In Michael Farris Smith’s debut novel, Rivers, the world seems to be getting “badder all the time.” After an era of countless evacuations, storm destruction along the Gulf Coast reaches a cataclysmic state, and the U.S. government simply throws up its hands, officially abandoning a ninety-mile-deep region stretching northward from the coastline. Following a massive final evacuation, a Line is drawn: “a geographical boundary that said, We give up. The storms can have it.”
In the nearly two years since that decision, life below the Line has become an ungoverned wilderness. It’s a world of washed-out roads and bridges, abandoned houses and casinos, emboldened predators, battering storms, and increasingly base human instincts. As the storms grow in severity, so does the desperation of the people who chose not to leave. Those who can hustle, ambush, and coerce have created small territories of power. Everyone else has learned to do what they must to survive. All of this might be unbearably bleak, if it weren’t for a small clutch of central characters who are so vivid and compelling that we get swept up in the swift current of their struggle for survival. The revelations and surprises come fast and thrilling, and Rivers is tough to put down.
Our guide through this world is Cohen, who chooses not to leave his land, where generations of his family have lived. Except for a stray horse and dog, he lives alone, consumed by memories of his pregnant wife, who was killed during a chaotic evacuation. Pounded by storms and the threat of human dangers, Cohen lives in a permanent state of conflict: “He didn’t move. There was betrayal and hope and fear and love and hurt and yesterday and today and tomorrow twisting around in his head like a bed of snakes striking against one another for supremacy.”
Not far from Cohen, a con man named Aggie occupies a far darker place in the ruined landscape. “The kind of man who needed to be watched,” Aggie has a long history of manipulating people. Below the Line, he has attempted to build a perverse version of Noah’s Ark populated by lost souls he lures into his camp with the promise of shelter from storms and then subsequently holds against their will, or kills if they threaten his authority.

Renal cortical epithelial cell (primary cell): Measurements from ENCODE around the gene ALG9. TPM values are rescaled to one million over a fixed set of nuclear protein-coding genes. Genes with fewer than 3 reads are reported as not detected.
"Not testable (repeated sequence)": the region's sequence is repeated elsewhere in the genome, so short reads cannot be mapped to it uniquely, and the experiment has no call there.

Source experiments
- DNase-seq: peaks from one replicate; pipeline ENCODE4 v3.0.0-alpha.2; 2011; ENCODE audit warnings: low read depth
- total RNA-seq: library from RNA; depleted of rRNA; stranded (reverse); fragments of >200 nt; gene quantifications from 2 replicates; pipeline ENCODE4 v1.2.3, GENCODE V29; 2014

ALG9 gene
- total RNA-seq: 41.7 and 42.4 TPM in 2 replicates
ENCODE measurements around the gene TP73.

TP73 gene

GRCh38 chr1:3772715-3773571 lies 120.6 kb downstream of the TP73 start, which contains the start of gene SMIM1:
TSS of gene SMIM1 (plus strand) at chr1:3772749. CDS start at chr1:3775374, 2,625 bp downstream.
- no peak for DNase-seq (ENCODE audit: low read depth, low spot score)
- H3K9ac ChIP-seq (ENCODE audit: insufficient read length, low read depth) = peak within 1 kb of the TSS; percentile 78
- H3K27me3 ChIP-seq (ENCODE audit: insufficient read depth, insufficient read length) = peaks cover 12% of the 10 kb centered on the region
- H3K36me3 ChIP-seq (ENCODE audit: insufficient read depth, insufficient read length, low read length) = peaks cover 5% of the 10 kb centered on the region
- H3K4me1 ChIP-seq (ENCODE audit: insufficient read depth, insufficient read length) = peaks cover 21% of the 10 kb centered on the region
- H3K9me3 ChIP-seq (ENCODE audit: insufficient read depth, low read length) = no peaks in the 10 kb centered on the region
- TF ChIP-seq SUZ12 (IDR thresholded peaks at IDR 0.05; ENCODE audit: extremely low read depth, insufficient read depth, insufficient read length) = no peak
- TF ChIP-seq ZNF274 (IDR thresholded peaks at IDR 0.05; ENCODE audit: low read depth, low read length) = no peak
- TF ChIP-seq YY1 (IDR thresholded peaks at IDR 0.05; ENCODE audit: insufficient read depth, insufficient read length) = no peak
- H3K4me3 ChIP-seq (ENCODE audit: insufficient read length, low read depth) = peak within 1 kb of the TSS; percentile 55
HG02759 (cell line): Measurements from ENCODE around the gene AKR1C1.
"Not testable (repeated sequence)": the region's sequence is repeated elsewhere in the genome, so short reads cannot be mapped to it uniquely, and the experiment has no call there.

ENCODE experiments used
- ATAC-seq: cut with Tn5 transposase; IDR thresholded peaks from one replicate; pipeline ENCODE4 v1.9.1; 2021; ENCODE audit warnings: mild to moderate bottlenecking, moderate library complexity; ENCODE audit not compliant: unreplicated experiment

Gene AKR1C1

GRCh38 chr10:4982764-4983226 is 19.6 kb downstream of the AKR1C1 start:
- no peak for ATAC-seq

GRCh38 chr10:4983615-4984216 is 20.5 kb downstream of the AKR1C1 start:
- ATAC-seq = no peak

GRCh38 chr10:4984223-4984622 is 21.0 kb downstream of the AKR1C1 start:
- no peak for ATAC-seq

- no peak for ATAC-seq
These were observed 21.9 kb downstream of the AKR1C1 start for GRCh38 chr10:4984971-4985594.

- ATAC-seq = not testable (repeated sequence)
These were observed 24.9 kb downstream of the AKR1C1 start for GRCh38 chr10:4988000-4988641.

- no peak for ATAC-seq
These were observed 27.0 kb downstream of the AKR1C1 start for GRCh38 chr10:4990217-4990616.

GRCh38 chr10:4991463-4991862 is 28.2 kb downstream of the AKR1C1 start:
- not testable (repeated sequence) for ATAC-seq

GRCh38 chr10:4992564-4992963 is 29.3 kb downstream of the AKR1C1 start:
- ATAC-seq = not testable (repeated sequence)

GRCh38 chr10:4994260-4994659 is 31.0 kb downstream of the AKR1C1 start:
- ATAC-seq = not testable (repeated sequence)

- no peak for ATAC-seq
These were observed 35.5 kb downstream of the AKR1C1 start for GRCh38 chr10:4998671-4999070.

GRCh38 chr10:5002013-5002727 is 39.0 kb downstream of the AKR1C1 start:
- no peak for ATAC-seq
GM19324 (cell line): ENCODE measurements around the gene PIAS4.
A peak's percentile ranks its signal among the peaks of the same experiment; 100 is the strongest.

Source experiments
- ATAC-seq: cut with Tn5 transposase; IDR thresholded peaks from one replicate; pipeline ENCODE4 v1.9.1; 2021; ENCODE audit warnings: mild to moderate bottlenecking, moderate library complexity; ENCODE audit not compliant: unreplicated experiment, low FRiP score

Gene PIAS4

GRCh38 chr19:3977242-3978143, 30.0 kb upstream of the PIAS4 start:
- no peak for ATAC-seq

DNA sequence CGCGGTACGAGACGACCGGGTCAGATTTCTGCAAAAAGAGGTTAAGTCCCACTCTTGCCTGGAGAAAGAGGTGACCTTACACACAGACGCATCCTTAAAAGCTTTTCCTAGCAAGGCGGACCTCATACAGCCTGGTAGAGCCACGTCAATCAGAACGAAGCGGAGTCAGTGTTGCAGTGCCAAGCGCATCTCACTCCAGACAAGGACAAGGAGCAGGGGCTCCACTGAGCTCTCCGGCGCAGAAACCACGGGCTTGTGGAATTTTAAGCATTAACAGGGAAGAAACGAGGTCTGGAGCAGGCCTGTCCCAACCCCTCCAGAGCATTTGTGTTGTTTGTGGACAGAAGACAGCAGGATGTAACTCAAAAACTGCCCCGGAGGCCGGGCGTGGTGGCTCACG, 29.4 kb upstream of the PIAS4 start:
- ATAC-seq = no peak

Among Aggie’s captives is Mariposa, a Creole girl from the French Quarter. Raised by a family steeped in the arts of spirit-conjuring, Mariposa has always dwelled somewhere between reality and dreams. Now her imagination has become a powerful weapon, helping her survive a degrading life. She clings to that imagination, trying to push away the unspeakable things she has witnessed since her city’s final evacuation. She imagines escape, revenge, and the possibility that her family has survived. A central belief drives her: “I have people somewhere.”
When Cohen is thrust into conflict with Aggie, he faces a choice. Can he continue the life he has tried to defend against a host of threatening elements, or has the time come to seek a new life somewhere else? The vulnerable captives, including Mariposa, cannot make it to the Line by themselves, and despite Cohen’s attempts to live in isolation, his survival has become entangled with theirs.
On the face of it, Cohen’s group of refugees doesn’t seem likely to last long on the dangerous road north: “They were wet and worn but it didn’t seem to matter. Seemed like they had accepted that they were part of what came from the sky.” But through an endless barrage of peril from every conceivable source, the travelers find ways of soldiering onward. Their sense of purpose forges a compelling path, which in turn creates a compelling read.
No dates appear in Rivers, and Smith never states explicitly that the story takes place in a dystopian future. The book could simply be taking place in some brutal elsewhere—somewhere unreported and unmapped, certainly, but made from all the elements of our current world. Aggie’s captives are held in old, all-but-named FEMA trailers left over from previous storm recoveries but now held down with thick ropes and spikes driven into the earth, in defense against ever tougher waves of storms. Details like these lend the book’s alternate reality a worn-in sense of the past. As a result, Smith’s grim world is hauntingly plausible.
Cohen remains the hub of the novel. How we feel about him informs how we engage with such bleak circumstances. His actions are not always heroic, but because he is acting from dire, split-second necessity, his decisions not only make us loyal to him, but also make the complex fictional landscape of Rivers all the more believable on a human level. At times, we feel as though we too are huddled beneath a storm shelter, as close to Cohen as the loaded pistols, rolls of soggy hundred-dollar bills, and small battered morsels of hope he grips tightly, braving another “impossible night in this impossible land.”